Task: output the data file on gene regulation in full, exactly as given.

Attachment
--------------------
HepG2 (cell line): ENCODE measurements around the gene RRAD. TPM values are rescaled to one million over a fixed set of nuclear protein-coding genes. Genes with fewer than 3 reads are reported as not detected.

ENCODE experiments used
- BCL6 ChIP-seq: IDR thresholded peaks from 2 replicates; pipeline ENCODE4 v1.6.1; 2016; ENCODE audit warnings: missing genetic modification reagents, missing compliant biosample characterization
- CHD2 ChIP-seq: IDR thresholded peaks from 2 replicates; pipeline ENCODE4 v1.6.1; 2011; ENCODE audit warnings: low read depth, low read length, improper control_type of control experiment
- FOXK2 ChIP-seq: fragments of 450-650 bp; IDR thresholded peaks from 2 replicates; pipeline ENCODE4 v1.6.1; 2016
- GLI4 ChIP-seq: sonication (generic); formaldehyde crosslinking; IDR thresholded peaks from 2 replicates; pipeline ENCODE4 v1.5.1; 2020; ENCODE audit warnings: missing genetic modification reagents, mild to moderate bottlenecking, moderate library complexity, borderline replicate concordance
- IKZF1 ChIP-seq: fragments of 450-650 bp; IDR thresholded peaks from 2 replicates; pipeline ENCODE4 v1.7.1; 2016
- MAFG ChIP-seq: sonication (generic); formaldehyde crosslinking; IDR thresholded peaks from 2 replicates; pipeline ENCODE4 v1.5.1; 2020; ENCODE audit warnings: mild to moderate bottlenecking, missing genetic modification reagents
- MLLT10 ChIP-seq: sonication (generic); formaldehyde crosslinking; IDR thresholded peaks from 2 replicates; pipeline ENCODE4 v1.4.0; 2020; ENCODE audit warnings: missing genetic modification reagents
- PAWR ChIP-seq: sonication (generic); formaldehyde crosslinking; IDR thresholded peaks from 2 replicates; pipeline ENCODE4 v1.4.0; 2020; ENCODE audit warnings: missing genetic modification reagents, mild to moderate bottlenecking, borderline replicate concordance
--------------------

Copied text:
HepG2 (cell line): ENCODE measurements around the gene RRAD. TPM values are rescaled to one million over a fixed set of nuclear protein-coding genes. Genes with fewer than 3 reads are reported as not detected.

ENCODE experiments used
- BCL6 ChIP-seq: IDR thresholded peaks from 2 replicates; pipeline ENCODE4 v1.6.1; 2016; ENCODE audit warnings: missing genetic modification reagents, missing compliant biosample characterization
- CHD2 ChIP-seq: IDR thresholded peaks from 2 replicates; pipeline ENCODE4 v1.6.1; 2011; ENCODE audit warnings: low read depth, low read length, improper control_type of control experiment
- FOXK2 ChIP-seq: fragments of 450-650 bp; IDR thresholded peaks from 2 replicates; pipeline ENCODE4 v1.6.1; 2016
- GLI4 ChIP-seq: sonication (generic); formaldehyde crosslinking; IDR thresholded peaks from 2 replicates; pipeline ENCODE4 v1.5.1; 2020; ENCODE audit warnings: missing genetic modification reagents, mild to moderate bottlenecking, moderate library complexity, borderline replicate concordance
- IKZF1 ChIP-seq: fragments of 450-650 bp; IDR thresholded peaks from 2 replicates; pipeline ENCODE4 v1.7.1; 2016
- MAFG ChIP-seq: sonication (generic); formaldehyde crosslinking; IDR thresholded peaks from 2 replicates; pipeline ENCODE4 v1.5.1; 2020; ENCODE audit warnings: mild to moderate bottlenecking, missing genetic modification reagents
- MLLT10 ChIP-seq: sonication (generic); formaldehyde crosslinking; IDR thresholded peaks from 2 replicates; pipeline ENCODE4 v1.4.0; 2020; ENCODE audit warnings: missing genetic modification reagents
- PAWR ChIP-seq: sonication (generic); formaldehyde crosslinking; IDR thresholded peaks from 2 replicates; pipeline ENCODE4 v1.4.0; 2020; ENCODE audit warnings: missing genetic modification reagents, mild to moderate bottlenecking, borderline replicate concordance